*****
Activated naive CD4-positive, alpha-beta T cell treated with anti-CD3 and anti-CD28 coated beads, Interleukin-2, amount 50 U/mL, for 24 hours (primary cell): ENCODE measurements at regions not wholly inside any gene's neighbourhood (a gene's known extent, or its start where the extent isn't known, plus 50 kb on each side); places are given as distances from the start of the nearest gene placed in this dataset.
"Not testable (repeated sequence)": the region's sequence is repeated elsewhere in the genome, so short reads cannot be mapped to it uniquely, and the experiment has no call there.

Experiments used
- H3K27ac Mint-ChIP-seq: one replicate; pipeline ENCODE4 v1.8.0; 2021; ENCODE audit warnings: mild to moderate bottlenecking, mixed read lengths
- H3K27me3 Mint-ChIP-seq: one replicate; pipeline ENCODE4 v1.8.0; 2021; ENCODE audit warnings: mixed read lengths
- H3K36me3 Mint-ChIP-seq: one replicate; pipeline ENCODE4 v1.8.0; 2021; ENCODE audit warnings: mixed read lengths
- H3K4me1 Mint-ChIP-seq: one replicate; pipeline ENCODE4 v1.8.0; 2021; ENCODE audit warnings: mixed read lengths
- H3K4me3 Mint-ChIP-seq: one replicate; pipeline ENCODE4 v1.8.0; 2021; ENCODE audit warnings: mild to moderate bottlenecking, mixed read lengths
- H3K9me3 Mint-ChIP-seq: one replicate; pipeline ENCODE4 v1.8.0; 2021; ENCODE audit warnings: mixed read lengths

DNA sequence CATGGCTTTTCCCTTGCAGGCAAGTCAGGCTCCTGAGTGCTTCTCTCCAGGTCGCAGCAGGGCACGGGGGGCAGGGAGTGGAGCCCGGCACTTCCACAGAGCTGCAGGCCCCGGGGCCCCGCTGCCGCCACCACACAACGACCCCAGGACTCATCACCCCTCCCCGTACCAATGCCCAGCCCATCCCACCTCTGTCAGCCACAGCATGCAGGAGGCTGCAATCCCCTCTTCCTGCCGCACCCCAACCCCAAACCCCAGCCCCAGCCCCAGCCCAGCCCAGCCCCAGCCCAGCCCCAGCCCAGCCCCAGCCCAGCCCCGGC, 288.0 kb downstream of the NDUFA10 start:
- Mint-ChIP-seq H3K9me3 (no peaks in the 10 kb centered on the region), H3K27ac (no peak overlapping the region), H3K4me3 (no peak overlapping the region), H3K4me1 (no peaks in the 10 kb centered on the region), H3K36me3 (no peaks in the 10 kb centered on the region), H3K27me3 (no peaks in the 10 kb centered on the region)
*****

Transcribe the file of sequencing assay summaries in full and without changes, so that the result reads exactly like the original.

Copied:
Activated naive CD4-positive, alpha-beta T cell treated with anti-CD3 and anti-CD28 coated beads, Interleukin-2, amount 50 U/mL, for 24 hours (primary cell): ENCODE measurements at regions not wholly inside any gene's neighbourhood (a gene's known extent, or its start where the extent isn't known, plus 50 kb on each side); places are given as distances from the start of the nearest gene placed in this dataset.
"Not testable (repeated sequence)": the region's sequence is repeated elsewhere in the genome, so short reads cannot be mapped to it uniquely, and the experiment has no call there.

Experiments used
- H3K27ac Mint-ChIP-seq: one replicate; pipeline ENCODE4 v1.8.0; 2021; ENCODE audit warnings: mild to moderate bottlenecking, mixed read lengths
- H3K27me3 Mint-ChIP-seq: one replicate; pipeline ENCODE4 v1.8.0; 2021; ENCODE audit warnings: mixed read lengths
- H3K36me3 Mint-ChIP-seq: one replicate; pipeline ENCODE4 v1.8.0; 2021; ENCODE audit warnings: mixed read lengths
- H3K4me1 Mint-ChIP-seq: one replicate; pipeline ENCODE4 v1.8.0; 2021; ENCODE audit warnings: mixed read lengths
- H3K4me3 Mint-ChIP-seq: one replicate; pipeline ENCODE4 v1.8.0; 2021; ENCODE audit warnings: mild to moderate bottlenecking, mixed read lengths
- H3K9me3 Mint-ChIP-seq: one replicate; pipeline ENCODE4 v1.8.0; 2021; ENCODE audit warnings: mixed read lengths

DNA sequence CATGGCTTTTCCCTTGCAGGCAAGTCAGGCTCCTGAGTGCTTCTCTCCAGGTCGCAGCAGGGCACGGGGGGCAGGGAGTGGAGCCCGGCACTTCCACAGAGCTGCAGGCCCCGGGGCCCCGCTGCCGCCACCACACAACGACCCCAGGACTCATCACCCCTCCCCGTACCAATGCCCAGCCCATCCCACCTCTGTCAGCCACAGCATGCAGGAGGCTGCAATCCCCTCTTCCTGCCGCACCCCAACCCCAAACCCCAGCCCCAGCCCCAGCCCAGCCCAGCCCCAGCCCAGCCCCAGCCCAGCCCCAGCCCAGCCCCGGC, 288.0 kb downstream of the NDUFA10 start:
- Mint-ChIP-seq H3K9me3 (no peaks in the 10 kb centered on the region), H3K27ac (no peak overlapping the region), H3K4me3 (no peak overlapping the region), H3K4me1 (no peaks in the 10 kb centered on the region), H3K36me3 (no peaks in the 10 kb centered on the region), H3K27me3 (no peaks in the 10 kb centered on the region)